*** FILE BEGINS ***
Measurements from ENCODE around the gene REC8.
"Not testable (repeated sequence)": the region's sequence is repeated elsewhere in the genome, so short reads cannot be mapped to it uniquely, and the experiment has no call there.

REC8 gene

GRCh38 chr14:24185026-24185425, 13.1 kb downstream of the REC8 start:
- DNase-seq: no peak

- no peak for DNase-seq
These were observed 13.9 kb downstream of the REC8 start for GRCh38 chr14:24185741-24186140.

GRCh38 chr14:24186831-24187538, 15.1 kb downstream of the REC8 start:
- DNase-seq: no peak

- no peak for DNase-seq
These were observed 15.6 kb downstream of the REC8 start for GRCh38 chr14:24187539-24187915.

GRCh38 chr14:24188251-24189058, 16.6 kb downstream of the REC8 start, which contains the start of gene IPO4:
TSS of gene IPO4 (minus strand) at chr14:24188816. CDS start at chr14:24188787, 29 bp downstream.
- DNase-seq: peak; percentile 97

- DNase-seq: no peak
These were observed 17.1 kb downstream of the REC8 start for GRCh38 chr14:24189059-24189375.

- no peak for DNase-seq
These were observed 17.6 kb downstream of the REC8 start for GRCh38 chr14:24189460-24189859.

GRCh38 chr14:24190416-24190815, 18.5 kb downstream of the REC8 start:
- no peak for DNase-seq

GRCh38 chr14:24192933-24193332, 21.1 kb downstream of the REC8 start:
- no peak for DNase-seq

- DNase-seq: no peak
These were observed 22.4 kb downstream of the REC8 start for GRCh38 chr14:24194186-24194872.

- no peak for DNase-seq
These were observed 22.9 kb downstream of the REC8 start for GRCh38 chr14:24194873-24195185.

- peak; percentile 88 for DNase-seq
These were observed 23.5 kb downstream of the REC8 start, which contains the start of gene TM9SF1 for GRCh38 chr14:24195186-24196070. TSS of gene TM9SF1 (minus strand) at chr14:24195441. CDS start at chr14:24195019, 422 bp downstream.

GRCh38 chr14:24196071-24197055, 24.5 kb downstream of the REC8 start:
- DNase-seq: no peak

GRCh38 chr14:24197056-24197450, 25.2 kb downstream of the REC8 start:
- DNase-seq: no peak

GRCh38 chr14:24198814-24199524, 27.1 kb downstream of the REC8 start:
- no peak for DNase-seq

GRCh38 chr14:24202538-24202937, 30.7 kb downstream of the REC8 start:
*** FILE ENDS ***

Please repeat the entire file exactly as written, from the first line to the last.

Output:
Measurements from ENCODE around the gene REC8.
"Not testable (repeated sequence)": the region's sequence is repeated elsewhere in the genome, so short reads cannot be mapped to it uniquely, and the experiment has no call there.

REC8 gene

GRCh38 chr14:24185026-24185425, 13.1 kb downstream of the REC8 start:
- DNase-seq: no peak

- no peak for DNase-seq
These were observed 13.9 kb downstream of the REC8 start for GRCh38 chr14:24185741-24186140.

GRCh38 chr14:24186831-24187538, 15.1 kb downstream of the REC8 start:
- DNase-seq: no peak

- no peak for DNase-seq
These were observed 15.6 kb downstream of the REC8 start for GRCh38 chr14:24187539-24187915.

GRCh38 chr14:24188251-24189058, 16.6 kb downstream of the REC8 start, which contains the start of gene IPO4:
TSS of gene IPO4 (minus strand) at chr14:24188816. CDS start at chr14:24188787, 29 bp downstream.
- DNase-seq: peak; percentile 97

- DNase-seq: no peak
These were observed 17.1 kb downstream of the REC8 start for GRCh38 chr14:24189059-24189375.

- no peak for DNase-seq
These were observed 17.6 kb downstream of the REC8 start for GRCh38 chr14:24189460-24189859.

GRCh38 chr14:24190416-24190815, 18.5 kb downstream of the REC8 start:
- no peak for DNase-seq

GRCh38 chr14:24192933-24193332, 21.1 kb downstream of the REC8 start:
- no peak for DNase-seq

- DNase-seq: no peak
These were observed 22.4 kb downstream of the REC8 start for GRCh38 chr14:24194186-24194872.

- no peak for DNase-seq
These were observed 22.9 kb downstream of the REC8 start for GRCh38 chr14:24194873-24195185.

- peak; percentile 88 for DNase-seq
These were observed 23.5 kb downstream of the REC8 start, which contains the start of gene TM9SF1 for GRCh38 chr14:24195186-24196070. TSS of gene TM9SF1 (minus strand) at chr14:24195441. CDS start at chr14:24195019, 422 bp downstream.

GRCh38 chr14:24196071-24197055, 24.5 kb downstream of the REC8 start:
- DNase-seq: no peak

GRCh38 chr14:24197056-24197450, 25.2 kb downstream of the REC8 start:
- DNase-seq: no peak

GRCh38 chr14:24198814-24199524, 27.1 kb downstream of the REC8 start:
- no peak for DNase-seq

GRCh38 chr14:24202538-24202937, 30.7 kb downstream of the REC8 start: